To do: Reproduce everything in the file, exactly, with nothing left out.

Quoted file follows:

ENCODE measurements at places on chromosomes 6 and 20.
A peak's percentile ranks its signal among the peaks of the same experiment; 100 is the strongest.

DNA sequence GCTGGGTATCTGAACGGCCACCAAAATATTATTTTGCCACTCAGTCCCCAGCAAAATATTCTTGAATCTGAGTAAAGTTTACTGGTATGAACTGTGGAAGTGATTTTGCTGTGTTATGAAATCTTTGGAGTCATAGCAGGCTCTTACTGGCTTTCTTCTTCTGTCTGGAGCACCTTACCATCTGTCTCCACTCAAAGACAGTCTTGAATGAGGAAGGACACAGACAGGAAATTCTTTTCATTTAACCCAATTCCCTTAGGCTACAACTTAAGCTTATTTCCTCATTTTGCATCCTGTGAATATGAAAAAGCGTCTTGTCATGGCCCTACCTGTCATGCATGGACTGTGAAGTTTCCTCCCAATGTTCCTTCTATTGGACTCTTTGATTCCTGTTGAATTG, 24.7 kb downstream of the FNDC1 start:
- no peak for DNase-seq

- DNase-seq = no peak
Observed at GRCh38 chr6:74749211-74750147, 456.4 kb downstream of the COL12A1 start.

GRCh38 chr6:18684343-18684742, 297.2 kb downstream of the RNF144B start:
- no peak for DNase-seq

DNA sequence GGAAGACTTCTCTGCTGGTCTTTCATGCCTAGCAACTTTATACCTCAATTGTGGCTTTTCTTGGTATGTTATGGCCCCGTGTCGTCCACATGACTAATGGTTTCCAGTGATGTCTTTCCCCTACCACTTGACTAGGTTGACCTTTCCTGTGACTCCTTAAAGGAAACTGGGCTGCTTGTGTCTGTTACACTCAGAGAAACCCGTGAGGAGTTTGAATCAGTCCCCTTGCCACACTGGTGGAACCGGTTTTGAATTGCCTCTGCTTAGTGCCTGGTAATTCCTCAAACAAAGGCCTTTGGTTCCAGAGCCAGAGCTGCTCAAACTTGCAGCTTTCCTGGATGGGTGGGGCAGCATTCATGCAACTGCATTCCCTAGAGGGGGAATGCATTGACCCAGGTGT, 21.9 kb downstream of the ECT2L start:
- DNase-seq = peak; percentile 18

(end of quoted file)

ENCODE measurements at places on chromosomes 6 and 20.
A peak's percentile ranks its signal among the peaks of the same experiment; 100 is the strongest.

DNA sequence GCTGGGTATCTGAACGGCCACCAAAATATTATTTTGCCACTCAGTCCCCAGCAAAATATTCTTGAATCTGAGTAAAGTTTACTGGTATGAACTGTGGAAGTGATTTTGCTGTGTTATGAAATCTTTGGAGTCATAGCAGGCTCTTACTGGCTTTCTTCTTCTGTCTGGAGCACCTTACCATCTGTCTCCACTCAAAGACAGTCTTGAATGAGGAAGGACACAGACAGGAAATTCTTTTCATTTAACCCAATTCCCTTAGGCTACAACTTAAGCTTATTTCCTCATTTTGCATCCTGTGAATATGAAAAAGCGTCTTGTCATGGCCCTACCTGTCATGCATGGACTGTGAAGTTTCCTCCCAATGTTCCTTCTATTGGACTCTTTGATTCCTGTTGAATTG, 24.7 kb downstream of the FNDC1 start:
- no peak for DNase-seq

- DNase-seq = no peak
Observed at GRCh38 chr6:74749211-74750147, 456.4 kb downstream of the COL12A1 start.

GRCh38 chr6:18684343-18684742, 297.2 kb downstream of the RNF144B start:
- no peak for DNase-seq

DNA sequence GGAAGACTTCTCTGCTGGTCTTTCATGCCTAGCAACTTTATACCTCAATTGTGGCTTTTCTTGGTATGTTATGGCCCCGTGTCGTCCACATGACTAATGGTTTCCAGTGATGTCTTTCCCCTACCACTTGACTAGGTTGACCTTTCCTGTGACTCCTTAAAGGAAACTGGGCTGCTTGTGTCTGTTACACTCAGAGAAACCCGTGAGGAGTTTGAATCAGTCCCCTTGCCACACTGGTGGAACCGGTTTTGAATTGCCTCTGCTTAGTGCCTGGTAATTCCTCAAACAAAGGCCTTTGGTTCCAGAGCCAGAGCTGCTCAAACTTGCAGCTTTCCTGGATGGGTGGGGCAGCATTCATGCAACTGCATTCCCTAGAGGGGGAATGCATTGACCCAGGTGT, 21.9 kb downstream of the ECT2L start:
- DNase-seq = peak; percentile 18